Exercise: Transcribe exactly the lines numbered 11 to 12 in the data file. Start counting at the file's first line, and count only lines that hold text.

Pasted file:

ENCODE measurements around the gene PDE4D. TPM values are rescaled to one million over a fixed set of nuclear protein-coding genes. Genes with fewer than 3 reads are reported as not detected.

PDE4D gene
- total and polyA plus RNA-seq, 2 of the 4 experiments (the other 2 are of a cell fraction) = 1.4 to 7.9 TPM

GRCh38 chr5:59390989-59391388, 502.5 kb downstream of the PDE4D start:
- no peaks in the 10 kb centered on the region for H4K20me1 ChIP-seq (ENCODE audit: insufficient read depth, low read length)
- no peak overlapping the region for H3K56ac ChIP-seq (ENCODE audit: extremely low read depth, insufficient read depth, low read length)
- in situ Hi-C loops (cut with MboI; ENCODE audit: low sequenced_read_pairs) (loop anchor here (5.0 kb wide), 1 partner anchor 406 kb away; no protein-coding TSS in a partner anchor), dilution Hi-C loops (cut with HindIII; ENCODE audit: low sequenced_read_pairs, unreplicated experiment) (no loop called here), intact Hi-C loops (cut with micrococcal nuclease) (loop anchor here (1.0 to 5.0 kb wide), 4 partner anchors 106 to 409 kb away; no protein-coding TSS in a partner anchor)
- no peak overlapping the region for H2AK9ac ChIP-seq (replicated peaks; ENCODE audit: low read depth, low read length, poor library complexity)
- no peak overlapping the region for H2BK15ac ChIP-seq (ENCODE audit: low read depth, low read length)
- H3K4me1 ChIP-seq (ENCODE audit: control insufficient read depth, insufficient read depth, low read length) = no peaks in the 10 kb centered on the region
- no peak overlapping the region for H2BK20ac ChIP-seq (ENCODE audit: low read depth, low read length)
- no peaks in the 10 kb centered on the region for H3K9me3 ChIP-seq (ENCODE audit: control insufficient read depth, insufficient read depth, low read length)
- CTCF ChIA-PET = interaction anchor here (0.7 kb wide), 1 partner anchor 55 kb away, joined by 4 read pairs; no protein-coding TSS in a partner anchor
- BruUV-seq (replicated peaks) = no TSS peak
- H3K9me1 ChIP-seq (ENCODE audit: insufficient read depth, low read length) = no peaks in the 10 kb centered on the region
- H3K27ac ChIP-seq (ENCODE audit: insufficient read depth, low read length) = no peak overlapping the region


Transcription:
- no peak overlapping the region for H2BK20ac ChIP-seq (ENCODE audit: low read depth, low read length)
- no peaks in the 10 kb centered on the region for H3K9me3 ChIP-seq (ENCODE audit: control insufficient read depth, insufficient read depth, low read length)